As Donald Trump assured us during the campaign, someday he’ll turn his business into a “blind trust” operated by his children (right after they change the definition of what a “blind trust” is). For now, it appears Trump is still looking out for his own business interests by combining them with the interests of the president-elect.
The latest example comes from the New York Times, which reported on Monday evening that during a meeting with Nigel Farage days after the election, Trump encouraged the British politician and his pro-Brexit entourage to oppose offshore wind farms that threaten to ruin the view at one of his Scottish golf courses. Last year, Trump lost a long legal battle to block the construction of a wind farm near his resort.
“He did not say he hated wind farms as a concept; he just did not like them spoiling the views,” said Andy Wigmore, a media consultant who attended the meeting. Wigmore said he and his associates were already opposed to wind farms, but Trump “did suggest that we should campaign on it” and “spurred us in and we will be going for it.”
Trump spokesperson Hope Hicks initially denied the report, then stopped responding when informed that Wigmore described the conversation with Trump. But Trump took matters into his own hands, blasting the “crooked media” for focusing on his conflicts of interest. He tweeted, a short time after the Times story was published:
Trump also declared that he would like Farage to be ambassador to the United States, though as a Downing Street spokesman noted, the British “already have an excellent ambassador to the U.S.”
Once again, Trump’s Twitter musings have proved revealing (and not only because they suggest he’s unaware that U.S. presidents don’t select ambassadors from other nations).
In recent days, journalists have tried to get some idea of Trump’s potential business conflicts, which is difficult because he never released his tax returns. After analyzing Trump’s financial filings, the Washington Post concluded over the weekend, “At least 111 Trump companies have done business in 18 countries and territories across South America, Asia and the Middle East.” Some, like a potential hotel project in Saudi Arabia, were launched during his campaign.
As ethics experts from both sides of the aisle complained about these conflicts (even the New York Post), the Trump team has faced questions about when, exactly, the Trump Organization will be transferred to the president-elect’s children, and what that setup will look like. On Sunday, Reince Priebus, Trump’s future chief of staff, told CNN:
Obviously we will comply with all of those laws and we will have our White House counsel review all of these things. We will have every ‘i’ dotted and every ‘t’ crossed, and I can assure the American people that there wouldn’t be any wrongdoing or any sort of undue influence over any decision-making.
And during an interview with Fox News on Monday, Trump campaign manager Kellyanne Conway said “experts behind the scenes” are working out the details, and Trump’s kids are on top of it.
But now Trump has confirmed that he doesn’t actually care about creating a clear line between his business and the presidency — which means that there will likely be no line. While many have pointed to the Constitution’s Emoluments Clause as a check on Trump monetizing the presidency, it seems unlikely that it could be used to hold the president legally accountable for accepting “gifts” from foreigners, and it’s even less likely that a Republican Congress would try to impeach Trump on those grounds. As New York’s Eric Levitz put it, “The only constraints on Trump’s freedom to leverage his public power for private profit is political disapproval and his own sense of shame.”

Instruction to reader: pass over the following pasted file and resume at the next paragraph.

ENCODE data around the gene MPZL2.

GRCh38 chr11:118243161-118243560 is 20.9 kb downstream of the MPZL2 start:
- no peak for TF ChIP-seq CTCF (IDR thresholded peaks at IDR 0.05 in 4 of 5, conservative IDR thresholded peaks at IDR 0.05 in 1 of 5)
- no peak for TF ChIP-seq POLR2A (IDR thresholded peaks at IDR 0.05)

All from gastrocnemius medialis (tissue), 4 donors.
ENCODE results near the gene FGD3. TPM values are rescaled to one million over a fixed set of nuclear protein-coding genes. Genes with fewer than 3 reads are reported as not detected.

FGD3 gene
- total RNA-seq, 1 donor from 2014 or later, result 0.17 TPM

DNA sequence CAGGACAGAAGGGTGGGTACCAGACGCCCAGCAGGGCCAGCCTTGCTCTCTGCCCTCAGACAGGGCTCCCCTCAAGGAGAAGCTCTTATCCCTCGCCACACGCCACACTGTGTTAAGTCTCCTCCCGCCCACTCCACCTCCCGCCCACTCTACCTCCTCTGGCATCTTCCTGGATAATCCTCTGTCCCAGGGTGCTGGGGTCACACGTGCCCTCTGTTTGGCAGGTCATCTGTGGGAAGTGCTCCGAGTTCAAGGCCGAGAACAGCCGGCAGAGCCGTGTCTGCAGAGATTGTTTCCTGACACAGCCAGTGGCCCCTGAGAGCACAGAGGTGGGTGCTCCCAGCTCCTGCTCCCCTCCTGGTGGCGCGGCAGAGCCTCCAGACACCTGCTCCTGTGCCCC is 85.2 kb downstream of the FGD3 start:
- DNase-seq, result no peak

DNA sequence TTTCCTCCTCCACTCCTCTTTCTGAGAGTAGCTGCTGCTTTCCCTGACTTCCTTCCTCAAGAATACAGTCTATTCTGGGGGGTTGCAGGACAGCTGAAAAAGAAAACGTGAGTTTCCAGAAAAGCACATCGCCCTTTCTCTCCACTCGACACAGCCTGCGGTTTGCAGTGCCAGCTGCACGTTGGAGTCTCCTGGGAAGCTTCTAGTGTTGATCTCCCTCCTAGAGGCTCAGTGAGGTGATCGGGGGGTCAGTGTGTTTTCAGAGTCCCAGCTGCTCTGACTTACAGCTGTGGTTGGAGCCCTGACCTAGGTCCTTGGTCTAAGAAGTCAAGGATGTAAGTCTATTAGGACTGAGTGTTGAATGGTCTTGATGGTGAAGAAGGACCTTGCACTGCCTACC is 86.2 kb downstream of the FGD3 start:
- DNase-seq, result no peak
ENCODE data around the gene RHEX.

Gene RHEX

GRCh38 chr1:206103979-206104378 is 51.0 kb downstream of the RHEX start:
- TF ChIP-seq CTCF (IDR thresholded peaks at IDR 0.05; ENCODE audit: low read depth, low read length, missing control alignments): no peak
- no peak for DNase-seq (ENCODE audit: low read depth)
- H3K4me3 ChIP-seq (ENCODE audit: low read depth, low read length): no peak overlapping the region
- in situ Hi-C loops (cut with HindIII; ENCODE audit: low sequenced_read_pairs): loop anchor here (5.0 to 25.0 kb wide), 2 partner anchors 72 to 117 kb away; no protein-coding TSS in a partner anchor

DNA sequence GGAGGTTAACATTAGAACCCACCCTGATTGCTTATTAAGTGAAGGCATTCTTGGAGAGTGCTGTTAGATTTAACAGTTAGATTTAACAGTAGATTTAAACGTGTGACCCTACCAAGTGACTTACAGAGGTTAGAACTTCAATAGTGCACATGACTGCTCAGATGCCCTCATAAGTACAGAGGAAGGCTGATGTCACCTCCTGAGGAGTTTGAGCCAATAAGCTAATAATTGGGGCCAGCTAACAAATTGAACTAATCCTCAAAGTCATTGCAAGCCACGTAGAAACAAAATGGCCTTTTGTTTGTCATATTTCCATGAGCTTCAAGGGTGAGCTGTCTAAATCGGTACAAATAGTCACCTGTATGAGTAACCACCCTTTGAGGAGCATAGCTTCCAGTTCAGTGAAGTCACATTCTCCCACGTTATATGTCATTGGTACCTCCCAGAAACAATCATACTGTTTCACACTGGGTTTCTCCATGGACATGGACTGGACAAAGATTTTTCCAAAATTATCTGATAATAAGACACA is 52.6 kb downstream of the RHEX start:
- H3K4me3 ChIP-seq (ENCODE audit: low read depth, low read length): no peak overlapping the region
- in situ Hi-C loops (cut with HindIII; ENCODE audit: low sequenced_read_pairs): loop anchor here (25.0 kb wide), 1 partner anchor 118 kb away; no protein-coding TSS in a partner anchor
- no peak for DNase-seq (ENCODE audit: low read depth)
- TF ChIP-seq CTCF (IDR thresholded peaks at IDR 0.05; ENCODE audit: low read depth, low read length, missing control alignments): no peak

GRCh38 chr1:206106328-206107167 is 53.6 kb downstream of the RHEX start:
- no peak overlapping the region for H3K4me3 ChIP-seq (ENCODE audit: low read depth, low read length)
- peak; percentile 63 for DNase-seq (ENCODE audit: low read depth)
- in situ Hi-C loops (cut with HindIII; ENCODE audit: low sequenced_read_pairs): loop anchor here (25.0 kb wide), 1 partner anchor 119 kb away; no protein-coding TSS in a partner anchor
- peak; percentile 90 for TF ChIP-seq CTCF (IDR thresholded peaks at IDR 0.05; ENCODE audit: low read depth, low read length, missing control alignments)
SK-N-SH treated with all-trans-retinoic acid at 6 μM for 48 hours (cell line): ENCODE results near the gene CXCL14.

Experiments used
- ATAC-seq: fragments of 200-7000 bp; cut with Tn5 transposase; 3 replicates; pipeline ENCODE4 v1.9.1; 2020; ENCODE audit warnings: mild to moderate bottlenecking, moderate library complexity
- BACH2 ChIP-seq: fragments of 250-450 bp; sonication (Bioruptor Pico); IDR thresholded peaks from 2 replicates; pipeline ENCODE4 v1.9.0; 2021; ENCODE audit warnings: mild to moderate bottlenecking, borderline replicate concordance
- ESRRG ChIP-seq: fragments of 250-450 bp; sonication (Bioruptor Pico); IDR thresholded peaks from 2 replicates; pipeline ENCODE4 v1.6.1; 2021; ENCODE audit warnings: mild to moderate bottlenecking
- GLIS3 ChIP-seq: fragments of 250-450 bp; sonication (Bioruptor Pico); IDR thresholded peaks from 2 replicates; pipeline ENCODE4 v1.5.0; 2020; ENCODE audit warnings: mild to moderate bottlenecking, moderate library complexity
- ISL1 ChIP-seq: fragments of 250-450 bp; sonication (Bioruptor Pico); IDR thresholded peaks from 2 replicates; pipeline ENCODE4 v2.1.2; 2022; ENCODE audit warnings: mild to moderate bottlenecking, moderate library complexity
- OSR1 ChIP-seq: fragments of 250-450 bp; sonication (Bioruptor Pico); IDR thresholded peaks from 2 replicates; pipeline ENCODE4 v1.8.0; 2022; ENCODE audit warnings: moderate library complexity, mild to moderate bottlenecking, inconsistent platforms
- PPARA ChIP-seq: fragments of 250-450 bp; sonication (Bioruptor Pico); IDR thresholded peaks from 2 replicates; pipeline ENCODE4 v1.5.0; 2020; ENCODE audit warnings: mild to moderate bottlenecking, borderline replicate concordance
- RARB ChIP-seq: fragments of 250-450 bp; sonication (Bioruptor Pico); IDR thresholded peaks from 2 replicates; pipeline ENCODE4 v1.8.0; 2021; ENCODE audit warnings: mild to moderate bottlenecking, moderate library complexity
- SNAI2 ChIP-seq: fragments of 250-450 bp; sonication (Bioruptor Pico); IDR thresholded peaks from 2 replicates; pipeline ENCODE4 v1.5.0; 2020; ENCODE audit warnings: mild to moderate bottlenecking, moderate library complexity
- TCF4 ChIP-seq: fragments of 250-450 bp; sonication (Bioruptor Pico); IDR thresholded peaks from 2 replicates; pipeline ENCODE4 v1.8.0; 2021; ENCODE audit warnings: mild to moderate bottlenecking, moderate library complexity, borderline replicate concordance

And suffice it to say the man who presented himself as a major donor to a charity for children with AIDS, though he hadn’t given a dime, doesn’t have a lot of shame.
Before Trump made his Twitter admission, Talking Points Memo’s Josh Marshall argued that given what we know about Trump, describing his business as a “conflict of interest” is the wrong way to frame the issue:
At a minimum, we use this construct on the assumption that people are acting in good faith and not advancing their private interests with the powers of their office. That’s the problem. The concept simply doesn’t apply well when you are talking is a public official who is by design using their public office for profit. Everything we’ve seen from President-Elect Trump so far suggests this all comes so naturally to him that at some level he doesn’t even see anything wrong with it. Indeed, this shouldn’t be surprising since it matches with his entire career, in which he has used every angle on offer - publicity, stardom, connections with government officials, etc. - to make money or as tools he can leverage to make money for his private businesses.
Trump is right that those suddenly concerned about his business dealings are late to the game. The issues were widely covered during the campaign, and Trump even mused back in 2000, “It’s very possible that I could be the first presidential candidate to run and make money on it.”
People elected him anyway, so why should he get serious about separating his business and political interests now, when there are even fewer consequences?